Big Data Primer: A Q&A with Marc Wood, Gambler Analytics

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When it comes to understanding big data and the impact it will have on the future of the online gambling industry, there is possibly no better person to speak to than Marc Wood. Now the chief executive of his own company Gambler Analytics, Wood has been involved in the sector for over 15 years – pretty much from the industry’s inception – working first at payments firm DataCash before moving on to Wagerworks (now IGT in Europe) and then at credit-check and identity-verification business Experian where he was head of gaming. Now with Gambler Analytics – which has signed on as another GamCrowd partner firm – he works with a number of leading-edge big data, analytics and blockchain companies. He is one of those figures who influenced GamCrowd to think about doing a ‘data month’. Big data is the science behind how and why players and consumer behave the way they do and once a business understands that – in real-time – then a world of potential opens up in terms of player metrics. Or as Wood says, affecting his best Michael Caine impression, it will ‘blow the doors off the industry’.

GamCrowd: Do you think the industry yet has a good understanding of what big data can do or means for the industry long-term?
Marc Wood: I think first off its important to define what we are talking about, is big data just volume or a set of new technologies to handle it? The term is used interchangeably but honestly it’s both. As for the industry understanding what big data (in both definitions) can do is yet to be proven. This is not just for the online gaming industry but most others. There are very few companies that have really mastered it, Google, Facebook and Amazon spring to mind, but even they are still learning. My personal opinion is that the use of big data enabled techniques in an operational, real-time way, will ‘blow the doors off’ historical gaming industry metrics we are all used to.

GamCrowd: Where has big data had the most impact in the industry to date?
Marc Wood: I think that the real material impact of big data is yet to come. There are some interesting experiments or proof of concepts and cool companies out there but along with most other industries the operationalization of big data-enabled processes its still in the research and how-do-we-do-that phase. I think the biggest challenge for most gaming operators is that their core legacy gaming platforms were never designed or built with big data technologies in mind, so as ever integration of something new is a rock in the road.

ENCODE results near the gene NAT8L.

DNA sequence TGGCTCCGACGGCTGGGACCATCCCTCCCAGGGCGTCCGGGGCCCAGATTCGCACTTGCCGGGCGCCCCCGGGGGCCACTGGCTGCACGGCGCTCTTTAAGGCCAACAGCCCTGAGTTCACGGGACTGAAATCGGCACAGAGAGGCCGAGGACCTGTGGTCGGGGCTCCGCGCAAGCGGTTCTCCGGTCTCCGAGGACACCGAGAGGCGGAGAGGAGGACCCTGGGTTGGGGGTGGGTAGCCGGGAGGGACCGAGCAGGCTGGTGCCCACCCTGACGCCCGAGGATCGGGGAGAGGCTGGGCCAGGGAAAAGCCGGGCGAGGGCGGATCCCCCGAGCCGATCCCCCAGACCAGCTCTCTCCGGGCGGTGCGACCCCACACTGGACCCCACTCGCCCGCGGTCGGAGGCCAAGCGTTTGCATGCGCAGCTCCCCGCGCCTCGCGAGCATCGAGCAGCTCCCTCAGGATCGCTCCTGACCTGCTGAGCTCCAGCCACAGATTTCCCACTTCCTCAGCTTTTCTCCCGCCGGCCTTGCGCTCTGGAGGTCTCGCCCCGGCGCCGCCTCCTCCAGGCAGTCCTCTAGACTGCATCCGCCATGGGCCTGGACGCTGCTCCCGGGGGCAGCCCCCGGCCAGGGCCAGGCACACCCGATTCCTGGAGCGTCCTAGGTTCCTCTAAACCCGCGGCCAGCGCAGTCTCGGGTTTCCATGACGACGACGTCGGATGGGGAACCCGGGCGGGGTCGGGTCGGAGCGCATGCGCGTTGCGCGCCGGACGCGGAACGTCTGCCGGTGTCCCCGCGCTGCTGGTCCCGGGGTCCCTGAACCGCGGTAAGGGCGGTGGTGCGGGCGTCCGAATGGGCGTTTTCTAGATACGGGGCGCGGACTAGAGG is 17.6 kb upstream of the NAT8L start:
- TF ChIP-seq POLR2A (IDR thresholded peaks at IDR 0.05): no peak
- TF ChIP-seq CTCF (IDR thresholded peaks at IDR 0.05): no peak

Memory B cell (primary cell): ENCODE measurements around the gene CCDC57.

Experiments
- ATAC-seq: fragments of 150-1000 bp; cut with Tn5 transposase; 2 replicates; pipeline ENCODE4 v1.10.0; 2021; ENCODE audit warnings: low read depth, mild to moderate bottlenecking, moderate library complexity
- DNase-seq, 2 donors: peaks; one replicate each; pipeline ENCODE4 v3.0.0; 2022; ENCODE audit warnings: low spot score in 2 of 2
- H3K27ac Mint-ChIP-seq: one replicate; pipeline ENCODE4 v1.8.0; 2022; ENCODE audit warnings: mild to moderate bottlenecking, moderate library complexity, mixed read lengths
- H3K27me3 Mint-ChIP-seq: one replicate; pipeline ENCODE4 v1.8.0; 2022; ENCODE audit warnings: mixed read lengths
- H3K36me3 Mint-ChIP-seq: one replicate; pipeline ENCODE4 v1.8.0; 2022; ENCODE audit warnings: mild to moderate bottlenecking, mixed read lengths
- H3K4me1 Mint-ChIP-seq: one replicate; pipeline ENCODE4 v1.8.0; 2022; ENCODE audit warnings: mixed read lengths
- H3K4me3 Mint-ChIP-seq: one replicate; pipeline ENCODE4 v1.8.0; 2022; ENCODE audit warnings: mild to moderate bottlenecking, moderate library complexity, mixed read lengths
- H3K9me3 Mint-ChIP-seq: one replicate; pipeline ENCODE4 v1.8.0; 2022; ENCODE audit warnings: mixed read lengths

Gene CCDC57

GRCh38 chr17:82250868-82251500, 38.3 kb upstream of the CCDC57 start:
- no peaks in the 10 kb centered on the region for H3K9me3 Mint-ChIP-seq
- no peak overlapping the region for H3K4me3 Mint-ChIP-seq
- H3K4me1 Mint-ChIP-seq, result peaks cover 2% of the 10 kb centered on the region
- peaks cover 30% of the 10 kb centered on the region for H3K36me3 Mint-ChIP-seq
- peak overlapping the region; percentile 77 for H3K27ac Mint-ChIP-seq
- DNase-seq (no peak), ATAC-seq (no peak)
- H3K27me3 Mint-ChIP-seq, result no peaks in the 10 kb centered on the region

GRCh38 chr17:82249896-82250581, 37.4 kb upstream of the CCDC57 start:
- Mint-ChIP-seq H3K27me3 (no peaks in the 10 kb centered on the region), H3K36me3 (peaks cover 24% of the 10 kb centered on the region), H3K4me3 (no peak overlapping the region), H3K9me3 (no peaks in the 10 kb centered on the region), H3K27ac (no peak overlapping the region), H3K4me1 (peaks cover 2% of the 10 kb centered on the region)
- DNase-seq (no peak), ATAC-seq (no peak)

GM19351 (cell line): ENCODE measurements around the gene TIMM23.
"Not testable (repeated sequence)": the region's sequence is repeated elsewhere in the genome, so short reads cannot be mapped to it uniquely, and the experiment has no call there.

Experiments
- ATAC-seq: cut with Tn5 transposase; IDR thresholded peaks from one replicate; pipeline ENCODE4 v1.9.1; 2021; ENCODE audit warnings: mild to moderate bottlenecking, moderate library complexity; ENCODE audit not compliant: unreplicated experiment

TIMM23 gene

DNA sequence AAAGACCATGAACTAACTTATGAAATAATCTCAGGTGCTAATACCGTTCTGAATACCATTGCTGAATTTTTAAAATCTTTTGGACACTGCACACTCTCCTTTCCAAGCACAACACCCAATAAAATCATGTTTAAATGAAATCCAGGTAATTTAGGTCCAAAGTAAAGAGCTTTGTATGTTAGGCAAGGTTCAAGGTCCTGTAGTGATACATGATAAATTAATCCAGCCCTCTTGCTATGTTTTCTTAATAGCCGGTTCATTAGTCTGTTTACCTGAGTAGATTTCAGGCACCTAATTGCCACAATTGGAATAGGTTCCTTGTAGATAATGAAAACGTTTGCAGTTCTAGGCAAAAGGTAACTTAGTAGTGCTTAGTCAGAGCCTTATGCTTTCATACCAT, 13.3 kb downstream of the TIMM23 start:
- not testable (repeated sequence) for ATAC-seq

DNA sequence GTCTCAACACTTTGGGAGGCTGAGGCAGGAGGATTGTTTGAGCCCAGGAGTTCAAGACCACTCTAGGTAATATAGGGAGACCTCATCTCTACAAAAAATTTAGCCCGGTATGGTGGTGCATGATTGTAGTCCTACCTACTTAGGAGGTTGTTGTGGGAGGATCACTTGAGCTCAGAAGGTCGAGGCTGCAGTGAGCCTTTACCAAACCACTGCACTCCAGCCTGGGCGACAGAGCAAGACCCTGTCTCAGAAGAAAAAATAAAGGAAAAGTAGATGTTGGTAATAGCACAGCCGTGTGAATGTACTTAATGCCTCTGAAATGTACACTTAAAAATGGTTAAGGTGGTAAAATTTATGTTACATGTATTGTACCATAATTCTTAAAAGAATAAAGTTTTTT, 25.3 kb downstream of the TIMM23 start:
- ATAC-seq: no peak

GamCrowd: What is the technology behind big data? How recent is the technology?
Marc Wood: Big data in a technology sense is a suite of software languages tools such as Scala, Python, R and Java for programming in Hadoop and Spark. Some of these have been around for over 10 years in their own right but most are evolutions of previous technologies so difficult to pin down a real birthday. An interesting read is the history of Hadoop to illustrate this.

GamCrowd: What will be the next big areas for the utilisations of big data?
Marc Wood: Real time player analytics for player retention for sure

GamCrowd: Can you explain how big data and the concept of machine learning interact? And what do you see as the opportunities?
Marc Wood: Machine learning is a type of artificial intelligence (AI) program that provides computers with the ability to learn without being explicitly re-programmed. As with all AI programs the more data and inputs that can be provided the faster they learn. In the context of online gambling if building models that can predict the behaviour of, let’s say, a poker player (which totally possible but still rare today) that initial model will always be a first stab and the current approach will be to keep refining on a test-and-learn basis and requires constant rebuilding of models in order to be able to better predict the future. So by using AI machine learning models will mean that the models will keep on improving themselves without the pain, hassle, time and cost of rewriting and re-building potentially hundreds of models. To illustrate this there are 10 different Texas Hold ‘Em player types, and therefore models to be built, and that’s just one game and just poker. Expand this across poker, casino, bingo and sportsbook and today it’s an impossible task but with machine learning it becomes a reality.